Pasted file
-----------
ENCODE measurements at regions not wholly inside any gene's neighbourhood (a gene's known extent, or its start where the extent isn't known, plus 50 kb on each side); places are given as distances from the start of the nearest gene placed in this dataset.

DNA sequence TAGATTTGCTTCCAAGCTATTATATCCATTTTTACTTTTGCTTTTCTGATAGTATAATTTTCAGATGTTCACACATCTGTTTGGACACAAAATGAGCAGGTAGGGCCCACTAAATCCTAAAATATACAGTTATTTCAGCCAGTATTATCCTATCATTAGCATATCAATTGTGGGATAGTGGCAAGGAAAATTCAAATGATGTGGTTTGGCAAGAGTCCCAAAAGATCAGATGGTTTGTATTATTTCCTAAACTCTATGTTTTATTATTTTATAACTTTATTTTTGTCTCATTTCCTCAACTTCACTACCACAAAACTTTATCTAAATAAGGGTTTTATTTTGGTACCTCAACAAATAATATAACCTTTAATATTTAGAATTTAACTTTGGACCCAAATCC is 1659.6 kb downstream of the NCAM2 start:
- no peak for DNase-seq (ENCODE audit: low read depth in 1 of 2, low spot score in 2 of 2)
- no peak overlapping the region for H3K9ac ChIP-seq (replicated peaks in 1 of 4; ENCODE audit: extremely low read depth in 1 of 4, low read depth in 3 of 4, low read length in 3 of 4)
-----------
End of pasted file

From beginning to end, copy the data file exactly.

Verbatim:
ENCODE measurements at regions not wholly inside any gene's neighbourhood (a gene's known extent, or its start where the extent isn't known, plus 50 kb on each side); places are given as distances from the start of the nearest gene placed in this dataset.

DNA sequence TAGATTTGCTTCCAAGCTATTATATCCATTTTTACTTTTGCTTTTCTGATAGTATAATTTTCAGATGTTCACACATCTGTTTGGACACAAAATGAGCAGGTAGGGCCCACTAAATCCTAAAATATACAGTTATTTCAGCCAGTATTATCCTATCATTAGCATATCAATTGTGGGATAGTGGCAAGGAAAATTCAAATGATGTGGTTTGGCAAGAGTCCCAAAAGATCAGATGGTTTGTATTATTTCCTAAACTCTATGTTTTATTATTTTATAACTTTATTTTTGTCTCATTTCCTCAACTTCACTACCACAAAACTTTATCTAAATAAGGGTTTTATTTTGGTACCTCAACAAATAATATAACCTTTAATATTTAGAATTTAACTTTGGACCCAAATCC is 1659.6 kb downstream of the NCAM2 start:
- no peak for DNase-seq (ENCODE audit: low read depth in 1 of 2, low spot score in 2 of 2)
- no peak overlapping the region for H3K9ac ChIP-seq (replicated peaks in 1 of 4; ENCODE audit: extremely low read depth in 1 of 4, low read depth in 3 of 4, low read length in 3 of 4)